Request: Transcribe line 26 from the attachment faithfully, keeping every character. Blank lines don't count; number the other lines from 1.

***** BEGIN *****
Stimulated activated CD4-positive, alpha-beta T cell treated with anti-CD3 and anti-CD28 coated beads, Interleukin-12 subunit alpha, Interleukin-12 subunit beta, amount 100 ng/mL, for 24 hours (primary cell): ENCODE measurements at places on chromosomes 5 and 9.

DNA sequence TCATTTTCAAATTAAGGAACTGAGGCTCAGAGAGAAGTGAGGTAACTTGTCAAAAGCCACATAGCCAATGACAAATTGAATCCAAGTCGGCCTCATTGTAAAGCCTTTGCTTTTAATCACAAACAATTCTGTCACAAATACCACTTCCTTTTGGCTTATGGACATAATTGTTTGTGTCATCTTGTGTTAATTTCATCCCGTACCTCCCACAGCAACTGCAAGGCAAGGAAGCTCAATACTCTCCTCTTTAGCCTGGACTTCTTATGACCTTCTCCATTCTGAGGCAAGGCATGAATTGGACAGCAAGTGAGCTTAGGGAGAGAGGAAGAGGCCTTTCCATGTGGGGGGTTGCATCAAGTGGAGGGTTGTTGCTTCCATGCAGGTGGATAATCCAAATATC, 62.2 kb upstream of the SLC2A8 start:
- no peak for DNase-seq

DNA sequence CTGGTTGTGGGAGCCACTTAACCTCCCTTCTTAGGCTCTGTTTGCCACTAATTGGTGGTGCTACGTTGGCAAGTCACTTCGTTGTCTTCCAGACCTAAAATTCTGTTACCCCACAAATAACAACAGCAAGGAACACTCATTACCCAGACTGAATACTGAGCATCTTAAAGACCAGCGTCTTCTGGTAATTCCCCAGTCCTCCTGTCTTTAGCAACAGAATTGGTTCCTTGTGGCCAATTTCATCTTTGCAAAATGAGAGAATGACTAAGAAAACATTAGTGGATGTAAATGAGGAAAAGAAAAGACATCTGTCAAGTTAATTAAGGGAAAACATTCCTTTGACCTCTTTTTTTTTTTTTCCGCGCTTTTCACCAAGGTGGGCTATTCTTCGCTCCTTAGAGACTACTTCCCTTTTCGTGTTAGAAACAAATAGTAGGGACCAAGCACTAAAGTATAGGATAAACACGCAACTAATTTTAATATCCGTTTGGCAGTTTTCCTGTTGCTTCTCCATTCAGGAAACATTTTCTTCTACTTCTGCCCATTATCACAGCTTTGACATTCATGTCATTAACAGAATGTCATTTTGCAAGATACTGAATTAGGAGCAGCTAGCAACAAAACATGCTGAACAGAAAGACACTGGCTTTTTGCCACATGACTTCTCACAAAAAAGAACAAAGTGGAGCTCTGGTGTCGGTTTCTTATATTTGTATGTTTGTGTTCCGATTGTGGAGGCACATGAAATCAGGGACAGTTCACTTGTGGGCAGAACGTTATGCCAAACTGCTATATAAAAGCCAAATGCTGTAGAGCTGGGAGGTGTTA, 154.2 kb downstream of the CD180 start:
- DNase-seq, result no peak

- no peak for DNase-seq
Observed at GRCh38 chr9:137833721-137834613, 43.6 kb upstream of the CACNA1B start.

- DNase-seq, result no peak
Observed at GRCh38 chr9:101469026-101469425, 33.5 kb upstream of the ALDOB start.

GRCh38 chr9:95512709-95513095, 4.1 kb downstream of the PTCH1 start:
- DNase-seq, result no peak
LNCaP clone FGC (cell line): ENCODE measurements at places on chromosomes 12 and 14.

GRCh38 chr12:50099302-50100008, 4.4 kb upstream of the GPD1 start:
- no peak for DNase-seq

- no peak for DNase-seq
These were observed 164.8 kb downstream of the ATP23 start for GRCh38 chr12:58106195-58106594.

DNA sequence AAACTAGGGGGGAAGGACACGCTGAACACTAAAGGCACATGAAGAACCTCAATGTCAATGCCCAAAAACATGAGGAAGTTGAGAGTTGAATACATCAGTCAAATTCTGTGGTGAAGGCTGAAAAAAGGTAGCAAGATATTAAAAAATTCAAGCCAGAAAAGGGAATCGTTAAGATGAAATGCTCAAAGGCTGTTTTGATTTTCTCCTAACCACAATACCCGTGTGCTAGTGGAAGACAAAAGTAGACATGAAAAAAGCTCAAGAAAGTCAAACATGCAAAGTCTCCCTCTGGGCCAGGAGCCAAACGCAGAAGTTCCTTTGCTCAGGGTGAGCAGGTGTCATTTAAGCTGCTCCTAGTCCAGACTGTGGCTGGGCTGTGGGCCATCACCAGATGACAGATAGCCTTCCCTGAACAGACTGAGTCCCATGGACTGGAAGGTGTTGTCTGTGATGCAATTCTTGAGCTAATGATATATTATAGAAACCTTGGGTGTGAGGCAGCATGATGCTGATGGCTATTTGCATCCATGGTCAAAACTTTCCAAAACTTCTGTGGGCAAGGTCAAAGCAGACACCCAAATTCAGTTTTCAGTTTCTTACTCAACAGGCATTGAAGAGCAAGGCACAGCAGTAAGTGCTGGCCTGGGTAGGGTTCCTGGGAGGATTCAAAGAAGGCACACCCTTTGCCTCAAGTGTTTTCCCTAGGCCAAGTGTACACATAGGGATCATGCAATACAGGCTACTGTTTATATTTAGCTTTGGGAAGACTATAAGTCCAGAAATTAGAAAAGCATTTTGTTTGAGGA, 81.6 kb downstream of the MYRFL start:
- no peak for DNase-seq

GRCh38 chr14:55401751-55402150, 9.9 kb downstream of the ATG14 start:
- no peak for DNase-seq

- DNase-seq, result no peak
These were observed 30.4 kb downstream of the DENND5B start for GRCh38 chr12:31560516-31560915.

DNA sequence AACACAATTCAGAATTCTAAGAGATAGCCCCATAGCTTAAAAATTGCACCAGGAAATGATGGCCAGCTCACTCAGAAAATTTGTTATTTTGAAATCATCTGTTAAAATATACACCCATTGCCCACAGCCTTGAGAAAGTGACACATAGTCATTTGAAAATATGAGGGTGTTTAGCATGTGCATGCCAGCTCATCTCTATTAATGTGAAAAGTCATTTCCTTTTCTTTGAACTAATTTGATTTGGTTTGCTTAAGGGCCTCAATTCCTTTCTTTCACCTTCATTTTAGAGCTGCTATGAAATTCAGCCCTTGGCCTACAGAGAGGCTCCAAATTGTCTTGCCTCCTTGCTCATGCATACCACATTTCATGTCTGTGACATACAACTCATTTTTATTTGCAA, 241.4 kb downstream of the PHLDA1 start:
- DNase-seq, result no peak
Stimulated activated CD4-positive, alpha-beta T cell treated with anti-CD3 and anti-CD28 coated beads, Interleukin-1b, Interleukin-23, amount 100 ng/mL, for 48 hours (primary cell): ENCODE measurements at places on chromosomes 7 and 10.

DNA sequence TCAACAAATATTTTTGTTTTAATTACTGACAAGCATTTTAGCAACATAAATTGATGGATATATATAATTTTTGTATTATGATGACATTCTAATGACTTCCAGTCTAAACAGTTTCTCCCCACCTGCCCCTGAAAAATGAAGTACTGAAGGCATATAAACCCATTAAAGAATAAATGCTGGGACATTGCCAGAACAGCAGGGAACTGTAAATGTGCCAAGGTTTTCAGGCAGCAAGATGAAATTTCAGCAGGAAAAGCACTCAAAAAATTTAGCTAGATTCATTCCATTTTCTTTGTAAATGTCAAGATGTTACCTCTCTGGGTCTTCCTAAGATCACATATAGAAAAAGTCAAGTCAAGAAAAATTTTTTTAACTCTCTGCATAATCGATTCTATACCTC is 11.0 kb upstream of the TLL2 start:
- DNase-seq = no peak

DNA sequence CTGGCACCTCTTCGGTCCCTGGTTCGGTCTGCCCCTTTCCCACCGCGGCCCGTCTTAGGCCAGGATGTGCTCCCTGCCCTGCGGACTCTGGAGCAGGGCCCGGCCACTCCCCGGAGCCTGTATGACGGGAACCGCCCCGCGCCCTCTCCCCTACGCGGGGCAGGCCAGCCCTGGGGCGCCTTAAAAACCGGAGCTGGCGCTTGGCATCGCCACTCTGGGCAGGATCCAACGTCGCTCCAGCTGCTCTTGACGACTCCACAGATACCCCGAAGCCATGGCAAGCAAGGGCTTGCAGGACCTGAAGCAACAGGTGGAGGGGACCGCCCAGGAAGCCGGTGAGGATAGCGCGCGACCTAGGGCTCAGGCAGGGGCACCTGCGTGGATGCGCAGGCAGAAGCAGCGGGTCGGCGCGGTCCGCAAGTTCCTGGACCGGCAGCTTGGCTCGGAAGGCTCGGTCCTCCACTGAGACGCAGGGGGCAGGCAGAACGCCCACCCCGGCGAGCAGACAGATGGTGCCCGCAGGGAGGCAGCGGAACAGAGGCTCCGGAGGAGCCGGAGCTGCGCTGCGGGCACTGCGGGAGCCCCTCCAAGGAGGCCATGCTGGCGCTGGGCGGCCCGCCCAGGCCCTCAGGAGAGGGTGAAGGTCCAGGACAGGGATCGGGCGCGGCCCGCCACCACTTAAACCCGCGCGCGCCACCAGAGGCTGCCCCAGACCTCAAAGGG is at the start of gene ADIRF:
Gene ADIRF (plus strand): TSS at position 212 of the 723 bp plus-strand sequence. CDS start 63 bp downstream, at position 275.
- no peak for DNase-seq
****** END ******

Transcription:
DNA sequence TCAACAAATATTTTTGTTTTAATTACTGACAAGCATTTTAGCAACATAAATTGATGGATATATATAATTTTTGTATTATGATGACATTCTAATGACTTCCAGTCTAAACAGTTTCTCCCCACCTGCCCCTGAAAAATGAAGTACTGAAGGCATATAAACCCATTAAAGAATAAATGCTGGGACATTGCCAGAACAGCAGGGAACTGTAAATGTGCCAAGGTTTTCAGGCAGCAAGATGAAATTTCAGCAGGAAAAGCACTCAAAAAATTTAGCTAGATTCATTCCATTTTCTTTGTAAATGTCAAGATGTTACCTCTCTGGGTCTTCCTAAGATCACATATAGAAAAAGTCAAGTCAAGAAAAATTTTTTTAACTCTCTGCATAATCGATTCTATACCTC is 11.0 kb upstream of the TLL2 start: